Some say potato, some say potauto, some like it hot, some like it cold, and some say cigar, while others say smoking pipe. Yes, it’s true: no matter how much this notion affects the cigar lover’s ego – as connoisseurs everywhere calmly tell their Henry Clays that it’s going to be alright – some people prefer their tobacco packed different ways.
It’s a bit of a misconception, the popularity of smoking pipes. With cigarettes and cigars inundating the tobacco market, many of us unfairly equate a pipe with Sherlock Holmes. But, to do so is a little too elementary. Smoking pipes actually have a colorful history and a prevalent present.
Appearing on the party scene during ancient times, pipes were used as far back as 500 BC when they were packed full of leaves so smokers could inhale their fumes. The Romans, the Greeks, and those of German, Celtic, and Nordic ancestry used a smoking pipe at one time or another. In the 16th century, tobacco was introduced to Europe and the Americas and with that, came the smoking pipe. Prior to the arrival of Europeans to the Old World, Native Americans packed a pipe to pack a punch. From here, tobacco use and tobacco pipes filtered out to all kinds of place.
Pipe smoking can be a bit of a high maintenance smoke when compared to cigars and cigarettes. Not only does it require more accessories – a pipe, a pipe tool, pipe cleaners, and, occasionally, a brooch – but it also requires more technique. Like a cigar, the smoke isn’t actually inhaled, but unlike a cigar, pipes typically have to be relit quite a bit, this is particularly true when the smoker goes too slow. On the flip side, smoking too quickly can cause too much moisture and an unpleasant sensation on the smoker’s tongue, an affliction known as pipe tongue.
The types of smoking pipe vary greatly: some are simple and some are exquisite, purchased more as a collector’s item than a tobacco tool. The most common types include the following:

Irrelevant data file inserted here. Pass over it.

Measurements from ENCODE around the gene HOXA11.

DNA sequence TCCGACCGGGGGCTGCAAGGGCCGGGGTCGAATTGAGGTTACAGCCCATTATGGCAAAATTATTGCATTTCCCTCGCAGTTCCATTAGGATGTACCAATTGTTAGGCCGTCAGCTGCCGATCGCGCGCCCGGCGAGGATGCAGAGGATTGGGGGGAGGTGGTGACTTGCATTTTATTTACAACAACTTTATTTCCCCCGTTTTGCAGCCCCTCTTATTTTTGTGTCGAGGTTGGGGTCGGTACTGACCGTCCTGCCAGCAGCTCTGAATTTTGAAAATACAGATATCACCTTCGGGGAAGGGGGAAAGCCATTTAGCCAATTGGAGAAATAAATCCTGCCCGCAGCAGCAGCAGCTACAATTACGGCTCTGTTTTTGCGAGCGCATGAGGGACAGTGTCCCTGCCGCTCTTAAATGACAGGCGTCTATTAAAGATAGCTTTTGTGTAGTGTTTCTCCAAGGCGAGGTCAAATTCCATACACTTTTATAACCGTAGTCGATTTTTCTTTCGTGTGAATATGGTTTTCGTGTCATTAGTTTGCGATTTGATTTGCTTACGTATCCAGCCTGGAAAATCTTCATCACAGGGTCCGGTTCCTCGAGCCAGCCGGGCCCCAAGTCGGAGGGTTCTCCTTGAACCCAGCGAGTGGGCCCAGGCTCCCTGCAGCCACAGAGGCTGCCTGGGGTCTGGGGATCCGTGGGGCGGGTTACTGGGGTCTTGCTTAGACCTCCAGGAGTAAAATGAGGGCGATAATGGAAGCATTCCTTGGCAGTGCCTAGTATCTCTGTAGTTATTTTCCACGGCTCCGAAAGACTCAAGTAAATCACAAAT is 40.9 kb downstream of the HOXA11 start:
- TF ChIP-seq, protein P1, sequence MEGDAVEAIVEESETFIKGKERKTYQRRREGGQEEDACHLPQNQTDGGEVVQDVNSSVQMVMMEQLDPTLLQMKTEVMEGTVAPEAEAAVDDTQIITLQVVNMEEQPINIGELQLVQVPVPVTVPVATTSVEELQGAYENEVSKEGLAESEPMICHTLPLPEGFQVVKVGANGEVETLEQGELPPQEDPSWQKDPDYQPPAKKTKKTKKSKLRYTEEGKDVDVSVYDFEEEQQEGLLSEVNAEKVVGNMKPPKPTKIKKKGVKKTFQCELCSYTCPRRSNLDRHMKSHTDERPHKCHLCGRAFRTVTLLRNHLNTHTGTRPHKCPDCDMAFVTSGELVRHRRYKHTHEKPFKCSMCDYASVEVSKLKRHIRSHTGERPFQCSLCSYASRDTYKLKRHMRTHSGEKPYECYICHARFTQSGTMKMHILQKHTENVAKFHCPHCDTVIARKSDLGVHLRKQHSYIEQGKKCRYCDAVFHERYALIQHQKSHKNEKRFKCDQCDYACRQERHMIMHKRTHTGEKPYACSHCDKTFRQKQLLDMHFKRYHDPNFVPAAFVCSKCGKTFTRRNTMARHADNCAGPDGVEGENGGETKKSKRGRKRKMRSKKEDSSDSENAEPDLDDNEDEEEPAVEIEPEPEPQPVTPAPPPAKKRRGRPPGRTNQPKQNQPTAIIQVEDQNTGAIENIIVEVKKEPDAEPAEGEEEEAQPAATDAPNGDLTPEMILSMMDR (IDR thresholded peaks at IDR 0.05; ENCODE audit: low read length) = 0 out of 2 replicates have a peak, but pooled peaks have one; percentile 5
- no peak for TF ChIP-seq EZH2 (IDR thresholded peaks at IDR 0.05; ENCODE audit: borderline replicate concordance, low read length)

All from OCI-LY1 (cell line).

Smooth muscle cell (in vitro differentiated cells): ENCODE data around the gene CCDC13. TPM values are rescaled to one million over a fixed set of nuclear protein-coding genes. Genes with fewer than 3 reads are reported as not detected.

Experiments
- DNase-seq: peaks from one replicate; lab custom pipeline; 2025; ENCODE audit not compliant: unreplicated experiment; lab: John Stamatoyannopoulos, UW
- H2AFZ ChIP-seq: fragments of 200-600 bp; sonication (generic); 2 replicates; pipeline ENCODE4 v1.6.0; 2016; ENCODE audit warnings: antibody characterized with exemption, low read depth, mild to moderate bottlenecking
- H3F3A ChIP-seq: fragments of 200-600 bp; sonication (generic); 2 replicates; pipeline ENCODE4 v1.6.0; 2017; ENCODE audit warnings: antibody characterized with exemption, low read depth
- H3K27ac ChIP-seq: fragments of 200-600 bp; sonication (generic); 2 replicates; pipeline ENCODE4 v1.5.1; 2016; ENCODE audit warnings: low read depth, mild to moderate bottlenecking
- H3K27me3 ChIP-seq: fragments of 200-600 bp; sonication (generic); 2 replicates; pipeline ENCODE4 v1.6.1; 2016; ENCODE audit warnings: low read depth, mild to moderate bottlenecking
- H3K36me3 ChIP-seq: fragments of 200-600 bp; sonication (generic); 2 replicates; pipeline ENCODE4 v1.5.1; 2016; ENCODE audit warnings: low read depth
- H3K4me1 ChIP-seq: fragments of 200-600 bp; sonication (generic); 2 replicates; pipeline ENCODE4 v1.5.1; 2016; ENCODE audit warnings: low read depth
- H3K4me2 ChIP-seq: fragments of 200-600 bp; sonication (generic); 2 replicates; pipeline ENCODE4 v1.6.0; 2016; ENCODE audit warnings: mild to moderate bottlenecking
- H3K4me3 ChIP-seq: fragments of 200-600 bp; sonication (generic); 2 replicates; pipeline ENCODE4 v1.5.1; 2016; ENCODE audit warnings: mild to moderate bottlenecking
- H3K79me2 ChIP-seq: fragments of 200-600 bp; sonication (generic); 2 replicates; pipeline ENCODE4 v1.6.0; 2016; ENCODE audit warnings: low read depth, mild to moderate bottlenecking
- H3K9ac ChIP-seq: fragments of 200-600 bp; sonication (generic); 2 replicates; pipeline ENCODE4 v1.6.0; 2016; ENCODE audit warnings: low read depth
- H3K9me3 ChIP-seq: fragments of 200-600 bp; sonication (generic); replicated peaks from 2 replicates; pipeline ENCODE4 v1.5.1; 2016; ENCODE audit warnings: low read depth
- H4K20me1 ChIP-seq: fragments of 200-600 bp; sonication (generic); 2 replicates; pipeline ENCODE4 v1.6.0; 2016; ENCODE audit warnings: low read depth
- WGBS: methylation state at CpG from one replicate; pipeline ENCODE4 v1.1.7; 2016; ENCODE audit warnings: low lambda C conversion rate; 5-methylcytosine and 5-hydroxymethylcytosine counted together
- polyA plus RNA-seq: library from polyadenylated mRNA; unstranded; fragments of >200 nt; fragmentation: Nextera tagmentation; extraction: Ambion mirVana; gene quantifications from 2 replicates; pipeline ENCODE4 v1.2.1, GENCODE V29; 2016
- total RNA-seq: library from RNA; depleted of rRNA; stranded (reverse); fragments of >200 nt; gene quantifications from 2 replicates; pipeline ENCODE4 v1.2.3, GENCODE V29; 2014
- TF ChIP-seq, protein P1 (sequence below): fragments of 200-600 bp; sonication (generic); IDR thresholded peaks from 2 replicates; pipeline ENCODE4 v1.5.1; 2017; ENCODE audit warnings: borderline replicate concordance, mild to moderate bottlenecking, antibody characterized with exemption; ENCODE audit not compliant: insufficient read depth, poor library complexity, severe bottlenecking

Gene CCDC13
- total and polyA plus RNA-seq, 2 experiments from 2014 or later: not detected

Briar Pipe: Most of the pipes on today’s market are made from briar wood. A multitalented wood, briar has both a natural resistance to fire and a keen ability to absorb moisture. Reigning from the Mediterranean region, briar is often cut into two different blocks: ebauchon and plateaux. While both are used to make wonderful pipes, some people prefer plateaux, believing that it has superior graining.
Corncob Pipe: Yes, it’s hard to hear this term without breaking out into a verse of “a button nose and two eyes made out of coal” but corncob pipes go well beyond Frosty the Snowman. Made of maize, these types of pipes are generally inexpensive, but they still get the job done. Unlike briar pipes, corncob pipes do not require a break-in period. This make this ideal for beginners. They are also ideal for people who enjoy a variety of different tasting tobacco: using a different corn cob pipe to smoke different tobacco prevents the carryover of flavor from a pipe that has already been used.
Meerchaum: A mineral that hails from Turkey, Merrchaum is good for pipe making because of its plasticity. Known as flexible, it certainly doesn’t mind being carved into odd and decorative shapes. Prior to briar wood pipes making their way into the spotlight, meerchaum pipes were highly popular. The pipes are light in tint and in weight, absorbent, and ever changing in color: as they are used they go from white to golden. These factors allow them to be the most unique of smoking pipes.
Hookah: As Alice in Wonderland will attest, these types of pipes are a favorite among caterpillars. Hookahs are water pipes of middle Eastern origin. They are often used to smoke both cannabis (naughty, naughty) and shisha tobacco. With Hookah’s, the water filters the smoke and cools it in the process. Lemon juice, milk, and ice are sometimes added to the water while honey, and fruit flavors are often added to the tobacco. This makes for a flavorful smoke.
Clay: Move over Play-do, the clay used for making smoking pipes is fine and white. Clay smoking pipes can be of low and high quality. The low quality ones often bring unsolicited flavors into the smoke while the high quality ones are hand made and provide the only truly pure smoke. Clay pipes burn extremely hot, so they are hard for beginners to use…at least not without wearing oven mitts.